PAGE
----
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November
1

Many birds actually stick around all year long. Here's how you can give them a helping hand during the colder months.

One positive outgrowth of our efforts to quash the pandemic by staying at home has been the explosion of beneficial pastimes such as birdwatching and feeding wild birds. Our avian friends have a tough time these days, with pressures on their survival from development and other environmental factors, so it's a great thing to help them along by feeding them, especially in fall and winter. Learn how you can make the new home you acquired from Beavercreek homes for sale command central in your neighborhood for wild bird care and feeding.

What Birds Are in Your Neighborhood?

The first thing to do is to figure out what kinds of birds you will be feeding. If you're a novice at bird watching and feeding, you might want to call the closest chapter of the Audubon Society, which for Beavercreek residents will be the Dayton Audubon Society.  Ask about the kinds of birds you're likely to see in your yard, which could be some of these:

  • Three woodpecker species, including pileated, downy, and red-bellied
  • Carolina wren
  • American robin
  • Cardinal
  • American goldfinch
  • Tufted titmouse
  • Grackles
  • American crows
  • House sparrow (non-native)
  • Starlings (non-native)
  • House finch
  • Certain native sparrows
  • White-breasted nuthatch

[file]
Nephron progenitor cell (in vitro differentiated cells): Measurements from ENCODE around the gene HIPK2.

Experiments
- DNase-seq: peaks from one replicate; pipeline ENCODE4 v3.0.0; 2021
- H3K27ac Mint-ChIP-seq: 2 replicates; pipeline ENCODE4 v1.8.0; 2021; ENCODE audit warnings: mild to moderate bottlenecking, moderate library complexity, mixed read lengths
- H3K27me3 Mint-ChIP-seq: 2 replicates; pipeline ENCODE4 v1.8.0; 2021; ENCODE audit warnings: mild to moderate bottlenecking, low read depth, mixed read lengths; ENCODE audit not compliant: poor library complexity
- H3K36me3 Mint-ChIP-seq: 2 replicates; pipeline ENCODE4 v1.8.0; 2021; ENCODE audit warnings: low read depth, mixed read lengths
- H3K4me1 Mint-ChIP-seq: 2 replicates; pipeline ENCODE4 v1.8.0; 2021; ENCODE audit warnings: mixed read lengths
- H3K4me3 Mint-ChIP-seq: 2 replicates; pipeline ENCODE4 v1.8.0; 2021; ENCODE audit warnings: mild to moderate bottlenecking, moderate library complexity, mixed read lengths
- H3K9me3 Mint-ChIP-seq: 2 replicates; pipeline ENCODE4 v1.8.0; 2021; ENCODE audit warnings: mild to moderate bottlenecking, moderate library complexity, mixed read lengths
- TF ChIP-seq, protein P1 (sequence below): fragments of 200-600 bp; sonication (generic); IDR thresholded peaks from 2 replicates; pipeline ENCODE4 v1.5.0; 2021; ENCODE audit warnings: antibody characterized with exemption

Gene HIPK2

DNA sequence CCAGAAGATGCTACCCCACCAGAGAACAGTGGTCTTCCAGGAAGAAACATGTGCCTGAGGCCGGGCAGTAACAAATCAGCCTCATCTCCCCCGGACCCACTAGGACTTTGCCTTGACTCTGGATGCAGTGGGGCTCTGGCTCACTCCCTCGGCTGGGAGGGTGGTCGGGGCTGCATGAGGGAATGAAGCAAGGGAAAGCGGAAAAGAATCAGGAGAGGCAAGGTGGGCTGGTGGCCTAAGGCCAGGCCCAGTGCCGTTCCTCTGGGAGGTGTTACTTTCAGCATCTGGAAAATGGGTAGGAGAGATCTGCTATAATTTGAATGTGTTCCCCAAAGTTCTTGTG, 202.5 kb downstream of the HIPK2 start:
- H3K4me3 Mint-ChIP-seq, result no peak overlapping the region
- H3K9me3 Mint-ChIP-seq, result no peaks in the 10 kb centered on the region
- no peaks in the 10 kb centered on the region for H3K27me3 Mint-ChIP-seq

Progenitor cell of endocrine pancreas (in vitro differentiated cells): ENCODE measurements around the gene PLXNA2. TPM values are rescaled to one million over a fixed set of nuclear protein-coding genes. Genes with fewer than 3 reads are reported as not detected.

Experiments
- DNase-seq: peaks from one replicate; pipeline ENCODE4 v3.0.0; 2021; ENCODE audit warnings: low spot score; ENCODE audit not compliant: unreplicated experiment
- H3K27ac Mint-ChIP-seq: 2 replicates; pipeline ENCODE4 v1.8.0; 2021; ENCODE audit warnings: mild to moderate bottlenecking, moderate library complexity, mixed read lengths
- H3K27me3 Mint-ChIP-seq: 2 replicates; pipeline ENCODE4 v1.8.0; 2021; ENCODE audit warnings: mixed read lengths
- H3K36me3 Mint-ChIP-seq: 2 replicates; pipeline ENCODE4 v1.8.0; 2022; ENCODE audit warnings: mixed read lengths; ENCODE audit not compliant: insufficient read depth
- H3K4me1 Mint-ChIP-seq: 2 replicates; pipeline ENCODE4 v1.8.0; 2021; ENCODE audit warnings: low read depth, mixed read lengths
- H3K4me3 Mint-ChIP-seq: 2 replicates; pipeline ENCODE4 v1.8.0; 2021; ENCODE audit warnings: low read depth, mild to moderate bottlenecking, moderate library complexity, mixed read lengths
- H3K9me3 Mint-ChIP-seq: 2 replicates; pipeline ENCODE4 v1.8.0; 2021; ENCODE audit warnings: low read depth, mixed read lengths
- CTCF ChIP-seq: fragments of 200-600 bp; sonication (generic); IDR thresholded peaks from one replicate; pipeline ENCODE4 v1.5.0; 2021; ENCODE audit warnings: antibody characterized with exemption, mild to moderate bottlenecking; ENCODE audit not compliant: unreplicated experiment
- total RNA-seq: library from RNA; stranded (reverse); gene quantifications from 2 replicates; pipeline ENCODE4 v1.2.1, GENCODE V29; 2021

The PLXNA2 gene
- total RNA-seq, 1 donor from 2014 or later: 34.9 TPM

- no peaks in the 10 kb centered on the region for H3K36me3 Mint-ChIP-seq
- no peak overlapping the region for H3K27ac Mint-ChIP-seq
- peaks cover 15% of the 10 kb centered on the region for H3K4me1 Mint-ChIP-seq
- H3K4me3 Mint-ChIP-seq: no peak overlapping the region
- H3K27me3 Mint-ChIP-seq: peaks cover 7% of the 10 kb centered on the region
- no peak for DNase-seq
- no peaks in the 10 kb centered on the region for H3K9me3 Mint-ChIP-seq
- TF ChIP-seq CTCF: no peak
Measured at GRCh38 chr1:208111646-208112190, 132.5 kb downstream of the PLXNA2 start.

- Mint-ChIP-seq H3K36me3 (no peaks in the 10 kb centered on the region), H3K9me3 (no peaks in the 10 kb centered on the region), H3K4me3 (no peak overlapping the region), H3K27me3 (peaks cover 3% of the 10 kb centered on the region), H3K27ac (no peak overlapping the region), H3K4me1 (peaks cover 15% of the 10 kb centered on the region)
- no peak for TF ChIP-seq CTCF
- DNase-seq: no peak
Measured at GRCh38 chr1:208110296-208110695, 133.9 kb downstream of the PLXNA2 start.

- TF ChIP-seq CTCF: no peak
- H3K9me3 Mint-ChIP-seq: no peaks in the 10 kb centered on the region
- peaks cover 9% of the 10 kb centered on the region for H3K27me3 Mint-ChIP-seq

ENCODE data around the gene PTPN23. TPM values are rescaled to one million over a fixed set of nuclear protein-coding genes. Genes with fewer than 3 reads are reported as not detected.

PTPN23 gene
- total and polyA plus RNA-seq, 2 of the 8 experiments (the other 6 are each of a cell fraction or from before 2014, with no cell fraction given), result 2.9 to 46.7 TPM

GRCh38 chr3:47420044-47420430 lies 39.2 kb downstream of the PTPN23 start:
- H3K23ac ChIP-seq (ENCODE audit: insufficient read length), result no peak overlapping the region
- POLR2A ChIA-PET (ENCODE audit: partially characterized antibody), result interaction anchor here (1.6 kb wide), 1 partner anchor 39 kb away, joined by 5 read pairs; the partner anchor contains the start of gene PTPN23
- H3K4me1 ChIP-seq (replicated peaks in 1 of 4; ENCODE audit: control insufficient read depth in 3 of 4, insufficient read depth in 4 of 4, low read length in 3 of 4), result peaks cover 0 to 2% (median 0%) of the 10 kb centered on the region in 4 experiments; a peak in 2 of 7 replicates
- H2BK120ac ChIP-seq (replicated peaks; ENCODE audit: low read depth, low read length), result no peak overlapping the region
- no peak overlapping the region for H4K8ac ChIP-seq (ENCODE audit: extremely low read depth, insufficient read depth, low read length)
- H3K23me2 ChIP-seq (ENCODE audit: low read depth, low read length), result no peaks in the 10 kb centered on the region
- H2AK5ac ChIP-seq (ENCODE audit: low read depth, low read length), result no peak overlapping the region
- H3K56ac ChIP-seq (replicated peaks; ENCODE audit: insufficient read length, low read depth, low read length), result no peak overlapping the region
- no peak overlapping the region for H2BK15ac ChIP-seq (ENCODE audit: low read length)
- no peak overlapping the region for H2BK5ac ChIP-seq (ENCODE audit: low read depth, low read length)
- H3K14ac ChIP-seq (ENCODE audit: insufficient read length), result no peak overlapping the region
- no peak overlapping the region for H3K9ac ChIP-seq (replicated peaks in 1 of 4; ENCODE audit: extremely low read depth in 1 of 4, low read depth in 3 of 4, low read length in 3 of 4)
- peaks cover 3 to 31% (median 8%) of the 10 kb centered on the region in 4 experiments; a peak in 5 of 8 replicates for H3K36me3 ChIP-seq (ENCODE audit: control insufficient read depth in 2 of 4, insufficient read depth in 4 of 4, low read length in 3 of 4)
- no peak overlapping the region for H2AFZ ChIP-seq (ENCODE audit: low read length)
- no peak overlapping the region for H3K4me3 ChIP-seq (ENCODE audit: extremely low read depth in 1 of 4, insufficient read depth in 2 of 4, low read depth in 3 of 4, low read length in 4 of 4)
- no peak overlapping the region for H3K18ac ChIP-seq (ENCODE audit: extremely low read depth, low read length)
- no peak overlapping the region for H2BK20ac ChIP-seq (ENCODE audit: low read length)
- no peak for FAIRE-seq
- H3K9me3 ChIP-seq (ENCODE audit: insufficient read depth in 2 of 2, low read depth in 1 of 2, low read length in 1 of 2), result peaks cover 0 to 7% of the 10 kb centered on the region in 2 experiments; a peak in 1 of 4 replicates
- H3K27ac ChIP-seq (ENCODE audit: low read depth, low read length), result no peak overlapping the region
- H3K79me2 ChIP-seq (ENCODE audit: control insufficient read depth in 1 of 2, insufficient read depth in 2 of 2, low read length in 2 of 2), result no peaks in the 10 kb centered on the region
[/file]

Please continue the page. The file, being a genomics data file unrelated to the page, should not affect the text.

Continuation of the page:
Some of these species will be interested in the food you provide, but interest can vary, depending on what other foods may be available nearby, such as grass seed or insects.

A Feeding Strategy

Once you have an idea of what species of birds you're likely to attract to your yard, consult a specialist at a wild bird store in your area about the types of feeders available. Some of the major types and the birds they will attract are these:

  1. Tube feeder — Hang it at least 5 feet above the ground to deter predators. The best tube feeder has metal ports and is designed so squirrels cannot cling to it. Feeders of this type may have a spring mechanism inside the tube that helps deter larger birds and squirrels. Some of the birds that will use this type of feeder are cardinals, finches, goldfinches, grackles, chickadees, jays, flickers, juncos, kinglets, nuthatches, redpolls, siskins, sparrows, grosbeaks, starlings, titmice, woodpeckers, and wrens.

  2. Suet feeder — These can be metal cages, pine cones, or a homemade suet log feeder. You can buy suet for the cages or make your own from recipes you find online to smear onto pine cones and log feeders. Suet will attract nuthatches, woodpeckers, flickers, thrashers, titmice, nuthatches, and chickadees.

  3. Thistle feederThistle feeders can be mesh or metal tube feeders that dispense nyjer seed. This seed is attractive to goldfinches, pine siskins, and redpolls.

  4. Screen-bottomed tray — This simple feeder usually has a cover to protect the seed from the elements. Put it on the ground or a deck if your yard is free of predators. Otherwise, place it at least 10 feet from trees and shrubs so birds can escape predators. You can also hang it from a tall feeder pole with twisted ground socket and baffle to keep out squirrels.

  5. Peanut feeders — Stuff these with peanuts. You can make a peanut bird feeder, or buy one with a distinctive wreath-like shape and attract jays, nuthatches, tufted titmice, and woodpeckers.

Besides ensuring the birds you attract to your feeders are safe from predators, locate the feeders away from windows so birds will not fly into them. Also, provide birds with plenty of fresh water. Use a birdbath heater to ensure water doesn't freeze in cold weather.

Our REALTORS® have some great tips for improving your home or getting it ready to sell. Contact Wright-Patt Realty today.